John H. Haas: America's Experiment in Religious Liberty a Bold Venture

Roundup: Historians' Take

[John H. Haas is an associate professor of history at Bethel College. He lives in South Bend.]

"While we are contending for our own liberty," wrote George Washington to one of his officers during the Revolution, "we should be very cautious of violating the rights of conscience in others, ever considering that God alone is the judge of the hearts of men, and to him only in this case, they are answerable."

Washington was explaining why he was ordering his troops to cease their practice of burning effigies of the pope. Anti-pope parties were practiced in England and in the American colonies for decades. It was a time when colonists remembered the danger represented by Roman Catholicism, and how grateful they were to have escaped it. "Pope's Day," after all, was celebrated on the anniversary of the thwarted "Gunpowder Plot," when a group of English Catholics tried to blow up Parliament....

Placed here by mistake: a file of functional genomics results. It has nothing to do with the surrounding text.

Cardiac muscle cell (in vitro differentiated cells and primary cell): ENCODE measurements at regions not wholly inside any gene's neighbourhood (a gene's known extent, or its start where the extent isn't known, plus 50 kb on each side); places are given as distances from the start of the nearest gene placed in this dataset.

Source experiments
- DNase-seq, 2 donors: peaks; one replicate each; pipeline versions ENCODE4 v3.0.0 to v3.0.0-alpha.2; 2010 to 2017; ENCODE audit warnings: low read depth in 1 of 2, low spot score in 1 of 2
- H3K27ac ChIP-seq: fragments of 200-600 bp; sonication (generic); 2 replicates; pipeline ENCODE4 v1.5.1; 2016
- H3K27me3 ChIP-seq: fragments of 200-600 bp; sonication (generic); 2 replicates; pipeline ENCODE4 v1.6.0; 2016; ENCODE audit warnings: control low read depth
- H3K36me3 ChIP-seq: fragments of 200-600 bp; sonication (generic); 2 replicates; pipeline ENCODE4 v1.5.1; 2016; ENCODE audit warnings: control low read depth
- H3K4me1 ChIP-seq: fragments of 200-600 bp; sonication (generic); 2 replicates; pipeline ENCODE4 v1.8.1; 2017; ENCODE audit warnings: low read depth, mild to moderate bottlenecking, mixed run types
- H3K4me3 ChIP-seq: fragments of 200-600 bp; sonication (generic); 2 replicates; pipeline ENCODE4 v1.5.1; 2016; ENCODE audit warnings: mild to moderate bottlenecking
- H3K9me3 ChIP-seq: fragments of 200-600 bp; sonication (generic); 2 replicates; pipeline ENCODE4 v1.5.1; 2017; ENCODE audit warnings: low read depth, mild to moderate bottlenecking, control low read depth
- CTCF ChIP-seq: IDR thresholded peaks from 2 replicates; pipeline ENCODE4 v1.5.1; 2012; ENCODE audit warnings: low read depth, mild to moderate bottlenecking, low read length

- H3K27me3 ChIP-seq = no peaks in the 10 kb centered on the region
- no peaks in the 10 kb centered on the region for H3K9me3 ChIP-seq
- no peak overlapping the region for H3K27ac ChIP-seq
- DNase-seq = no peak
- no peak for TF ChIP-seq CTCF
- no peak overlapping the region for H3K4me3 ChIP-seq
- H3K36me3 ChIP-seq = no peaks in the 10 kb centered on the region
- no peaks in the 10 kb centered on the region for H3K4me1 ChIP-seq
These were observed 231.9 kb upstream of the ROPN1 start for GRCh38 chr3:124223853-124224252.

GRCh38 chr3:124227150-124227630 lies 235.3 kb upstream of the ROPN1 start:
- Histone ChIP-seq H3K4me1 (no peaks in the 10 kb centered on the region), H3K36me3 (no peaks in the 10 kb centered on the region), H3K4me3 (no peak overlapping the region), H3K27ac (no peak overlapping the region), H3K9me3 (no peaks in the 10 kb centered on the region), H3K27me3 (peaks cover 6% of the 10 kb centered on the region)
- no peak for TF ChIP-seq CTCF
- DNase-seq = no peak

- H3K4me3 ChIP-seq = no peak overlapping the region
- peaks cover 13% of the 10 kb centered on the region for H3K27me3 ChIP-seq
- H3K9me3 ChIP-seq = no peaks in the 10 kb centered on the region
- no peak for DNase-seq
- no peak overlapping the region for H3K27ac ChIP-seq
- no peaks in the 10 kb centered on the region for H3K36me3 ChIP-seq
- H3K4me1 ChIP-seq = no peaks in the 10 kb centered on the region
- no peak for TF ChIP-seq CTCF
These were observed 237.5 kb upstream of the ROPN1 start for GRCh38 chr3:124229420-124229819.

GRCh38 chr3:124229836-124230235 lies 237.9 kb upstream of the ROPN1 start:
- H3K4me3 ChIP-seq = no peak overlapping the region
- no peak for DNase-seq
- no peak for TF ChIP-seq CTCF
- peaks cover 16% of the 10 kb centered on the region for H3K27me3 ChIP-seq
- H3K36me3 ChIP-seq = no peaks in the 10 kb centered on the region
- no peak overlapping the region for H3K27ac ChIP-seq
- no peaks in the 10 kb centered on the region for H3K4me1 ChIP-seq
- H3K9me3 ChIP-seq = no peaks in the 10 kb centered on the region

Washington's tolerant attitude was unusual. Most Americans believed then (as they would well into the next century) that Catholics were more than an erring, superstitious, frightening church. They believed the Pope was literally the Antichrist spoken about in the Bible, "the man of sin" who, in league with Satan, was intent on destroying God's kingdom. America, with its religious liberties and its open voting policies, was a sitting duck ripe for the taking by the Pope's minions....

America's experiment in religious liberty is a bold, difficult venture. It's never been easy, and it is not without risk. We've been tempted many times to go back, to find some easier, safer course. So far, we've stuck with it, and we're a better nation, more worthy of our pride, and envied throughout the world, because we have.

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